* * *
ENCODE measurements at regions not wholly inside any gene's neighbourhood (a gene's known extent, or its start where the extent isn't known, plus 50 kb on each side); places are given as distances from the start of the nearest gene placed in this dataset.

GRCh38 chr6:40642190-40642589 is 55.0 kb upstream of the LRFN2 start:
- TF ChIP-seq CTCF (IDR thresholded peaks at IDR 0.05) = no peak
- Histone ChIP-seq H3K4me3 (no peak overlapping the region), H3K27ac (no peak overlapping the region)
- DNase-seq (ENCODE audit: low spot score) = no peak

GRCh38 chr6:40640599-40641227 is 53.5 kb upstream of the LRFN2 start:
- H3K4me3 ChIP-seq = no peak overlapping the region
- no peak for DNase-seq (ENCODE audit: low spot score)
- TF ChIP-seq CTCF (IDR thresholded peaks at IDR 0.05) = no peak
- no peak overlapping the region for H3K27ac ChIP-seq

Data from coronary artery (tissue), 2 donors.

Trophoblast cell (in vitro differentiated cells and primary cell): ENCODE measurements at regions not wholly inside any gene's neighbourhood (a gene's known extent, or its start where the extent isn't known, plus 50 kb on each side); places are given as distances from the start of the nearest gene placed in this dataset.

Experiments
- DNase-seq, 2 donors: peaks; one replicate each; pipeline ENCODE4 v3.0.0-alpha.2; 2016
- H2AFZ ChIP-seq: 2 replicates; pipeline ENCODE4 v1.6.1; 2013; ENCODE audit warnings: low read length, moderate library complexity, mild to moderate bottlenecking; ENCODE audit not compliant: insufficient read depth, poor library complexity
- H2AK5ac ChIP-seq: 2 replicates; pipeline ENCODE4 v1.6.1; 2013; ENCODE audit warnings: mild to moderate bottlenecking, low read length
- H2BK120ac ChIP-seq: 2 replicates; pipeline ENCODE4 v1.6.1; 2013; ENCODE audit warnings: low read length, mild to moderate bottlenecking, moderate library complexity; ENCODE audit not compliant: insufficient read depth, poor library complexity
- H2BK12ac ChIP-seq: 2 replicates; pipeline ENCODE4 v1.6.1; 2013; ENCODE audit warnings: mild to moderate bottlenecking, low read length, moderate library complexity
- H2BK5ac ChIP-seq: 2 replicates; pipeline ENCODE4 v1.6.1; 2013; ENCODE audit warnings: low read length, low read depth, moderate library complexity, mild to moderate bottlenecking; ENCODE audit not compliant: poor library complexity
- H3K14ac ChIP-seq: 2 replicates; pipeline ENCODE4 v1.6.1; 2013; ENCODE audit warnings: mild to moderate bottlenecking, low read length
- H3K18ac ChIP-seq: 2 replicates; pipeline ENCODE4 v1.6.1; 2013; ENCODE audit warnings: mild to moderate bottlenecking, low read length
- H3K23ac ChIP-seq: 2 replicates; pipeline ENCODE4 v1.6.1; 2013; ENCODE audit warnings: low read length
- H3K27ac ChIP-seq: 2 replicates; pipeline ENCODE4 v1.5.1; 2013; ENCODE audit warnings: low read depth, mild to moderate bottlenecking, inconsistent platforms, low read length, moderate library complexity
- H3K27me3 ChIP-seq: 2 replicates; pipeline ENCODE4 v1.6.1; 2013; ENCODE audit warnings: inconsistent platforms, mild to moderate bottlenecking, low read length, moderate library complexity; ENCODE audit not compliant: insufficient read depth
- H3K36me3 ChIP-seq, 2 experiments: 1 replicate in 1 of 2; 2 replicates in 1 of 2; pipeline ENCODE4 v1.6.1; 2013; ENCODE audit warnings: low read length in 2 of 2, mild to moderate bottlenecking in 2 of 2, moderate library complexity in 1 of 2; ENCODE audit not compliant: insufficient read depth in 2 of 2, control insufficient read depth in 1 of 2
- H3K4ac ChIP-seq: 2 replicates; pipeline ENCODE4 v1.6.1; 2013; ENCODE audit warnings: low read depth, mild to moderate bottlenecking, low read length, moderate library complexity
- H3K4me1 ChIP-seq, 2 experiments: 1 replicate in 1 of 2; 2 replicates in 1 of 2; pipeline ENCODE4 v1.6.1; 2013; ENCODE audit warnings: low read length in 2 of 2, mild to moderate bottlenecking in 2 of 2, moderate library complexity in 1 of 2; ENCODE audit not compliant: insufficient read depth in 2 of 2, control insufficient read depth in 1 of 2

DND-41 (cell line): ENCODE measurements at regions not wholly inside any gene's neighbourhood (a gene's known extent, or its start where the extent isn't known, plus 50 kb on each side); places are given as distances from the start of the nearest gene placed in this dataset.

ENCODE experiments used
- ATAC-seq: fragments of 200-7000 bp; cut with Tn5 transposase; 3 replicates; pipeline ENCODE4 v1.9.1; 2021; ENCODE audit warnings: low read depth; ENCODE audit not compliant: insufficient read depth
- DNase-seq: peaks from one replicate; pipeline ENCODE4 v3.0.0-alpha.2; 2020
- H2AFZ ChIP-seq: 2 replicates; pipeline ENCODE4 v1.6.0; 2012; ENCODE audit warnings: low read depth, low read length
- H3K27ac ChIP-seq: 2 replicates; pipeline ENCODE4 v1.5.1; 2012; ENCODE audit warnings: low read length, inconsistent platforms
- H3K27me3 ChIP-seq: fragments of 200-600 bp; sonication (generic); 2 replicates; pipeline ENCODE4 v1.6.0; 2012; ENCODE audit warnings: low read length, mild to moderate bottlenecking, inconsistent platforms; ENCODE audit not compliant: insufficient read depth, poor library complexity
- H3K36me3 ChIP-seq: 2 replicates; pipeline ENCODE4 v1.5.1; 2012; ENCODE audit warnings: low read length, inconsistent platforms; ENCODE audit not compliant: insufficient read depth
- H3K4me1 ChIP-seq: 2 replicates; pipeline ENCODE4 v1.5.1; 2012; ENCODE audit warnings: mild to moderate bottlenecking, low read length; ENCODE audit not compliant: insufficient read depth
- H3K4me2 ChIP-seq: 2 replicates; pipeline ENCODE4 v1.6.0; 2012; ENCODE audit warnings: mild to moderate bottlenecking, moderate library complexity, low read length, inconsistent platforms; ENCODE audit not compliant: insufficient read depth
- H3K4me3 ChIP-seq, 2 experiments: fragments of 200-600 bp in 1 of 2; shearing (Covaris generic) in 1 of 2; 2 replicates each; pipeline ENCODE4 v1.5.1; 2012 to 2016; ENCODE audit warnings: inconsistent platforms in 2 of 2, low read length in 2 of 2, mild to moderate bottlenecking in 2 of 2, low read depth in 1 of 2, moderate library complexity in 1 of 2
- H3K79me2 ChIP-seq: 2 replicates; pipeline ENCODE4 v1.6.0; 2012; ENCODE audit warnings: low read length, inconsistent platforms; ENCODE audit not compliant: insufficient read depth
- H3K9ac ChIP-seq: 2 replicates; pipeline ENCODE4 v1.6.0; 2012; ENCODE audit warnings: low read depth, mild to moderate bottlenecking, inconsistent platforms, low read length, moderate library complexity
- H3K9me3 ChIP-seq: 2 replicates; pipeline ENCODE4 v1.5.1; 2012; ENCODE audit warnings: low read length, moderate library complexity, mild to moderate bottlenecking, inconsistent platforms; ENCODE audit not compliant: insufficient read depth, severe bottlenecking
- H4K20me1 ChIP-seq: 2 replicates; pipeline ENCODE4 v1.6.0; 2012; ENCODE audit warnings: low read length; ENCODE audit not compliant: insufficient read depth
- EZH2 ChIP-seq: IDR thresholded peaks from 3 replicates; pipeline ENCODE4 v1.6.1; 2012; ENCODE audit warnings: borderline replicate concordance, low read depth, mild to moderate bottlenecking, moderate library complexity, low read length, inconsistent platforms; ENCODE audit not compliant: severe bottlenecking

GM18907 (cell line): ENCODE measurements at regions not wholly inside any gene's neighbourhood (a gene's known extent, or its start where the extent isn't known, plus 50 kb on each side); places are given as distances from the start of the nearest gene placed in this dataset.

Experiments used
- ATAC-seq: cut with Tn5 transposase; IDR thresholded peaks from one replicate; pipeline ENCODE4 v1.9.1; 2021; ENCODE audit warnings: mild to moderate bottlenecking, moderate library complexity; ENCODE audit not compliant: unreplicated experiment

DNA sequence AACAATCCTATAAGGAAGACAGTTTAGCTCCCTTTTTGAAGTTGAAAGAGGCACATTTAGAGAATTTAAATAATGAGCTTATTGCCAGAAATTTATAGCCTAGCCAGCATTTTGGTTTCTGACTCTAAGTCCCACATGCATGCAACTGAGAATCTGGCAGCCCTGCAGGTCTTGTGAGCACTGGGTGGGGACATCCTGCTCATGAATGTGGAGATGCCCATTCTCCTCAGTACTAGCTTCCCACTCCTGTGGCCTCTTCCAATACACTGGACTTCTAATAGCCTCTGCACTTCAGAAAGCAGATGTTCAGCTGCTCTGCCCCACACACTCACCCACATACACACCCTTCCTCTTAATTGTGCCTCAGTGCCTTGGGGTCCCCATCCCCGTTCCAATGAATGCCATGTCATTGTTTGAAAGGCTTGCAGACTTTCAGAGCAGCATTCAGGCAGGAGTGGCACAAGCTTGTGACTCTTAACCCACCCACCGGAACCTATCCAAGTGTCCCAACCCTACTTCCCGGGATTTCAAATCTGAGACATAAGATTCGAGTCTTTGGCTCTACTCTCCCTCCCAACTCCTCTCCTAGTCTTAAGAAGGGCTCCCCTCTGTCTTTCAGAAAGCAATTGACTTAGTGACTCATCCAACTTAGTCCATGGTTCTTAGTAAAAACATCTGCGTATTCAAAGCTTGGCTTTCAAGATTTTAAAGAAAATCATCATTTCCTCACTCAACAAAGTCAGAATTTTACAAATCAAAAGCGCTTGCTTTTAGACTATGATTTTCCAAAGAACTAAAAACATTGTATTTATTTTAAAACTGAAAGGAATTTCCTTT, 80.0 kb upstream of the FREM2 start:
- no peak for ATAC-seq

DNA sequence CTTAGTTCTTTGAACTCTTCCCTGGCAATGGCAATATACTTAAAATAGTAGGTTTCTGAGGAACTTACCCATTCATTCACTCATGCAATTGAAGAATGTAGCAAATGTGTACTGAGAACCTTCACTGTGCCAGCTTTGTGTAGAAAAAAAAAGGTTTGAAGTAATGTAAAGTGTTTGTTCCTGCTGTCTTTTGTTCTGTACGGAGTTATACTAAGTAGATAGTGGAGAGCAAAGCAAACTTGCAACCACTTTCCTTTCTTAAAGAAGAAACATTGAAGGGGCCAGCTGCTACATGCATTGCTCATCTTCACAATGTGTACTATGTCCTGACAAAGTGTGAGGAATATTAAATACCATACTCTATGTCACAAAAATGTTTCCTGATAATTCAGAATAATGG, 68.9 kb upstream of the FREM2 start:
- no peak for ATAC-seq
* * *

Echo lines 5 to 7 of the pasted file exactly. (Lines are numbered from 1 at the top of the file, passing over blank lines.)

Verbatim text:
- DNase-seq (ENCODE audit: low spot score) = no peak

GRCh38 chr6:40640599-40641227 is 53.5 kb upstream of the LRFN2 start:
- H3K4me3 ChIP-seq = no peak overlapping the region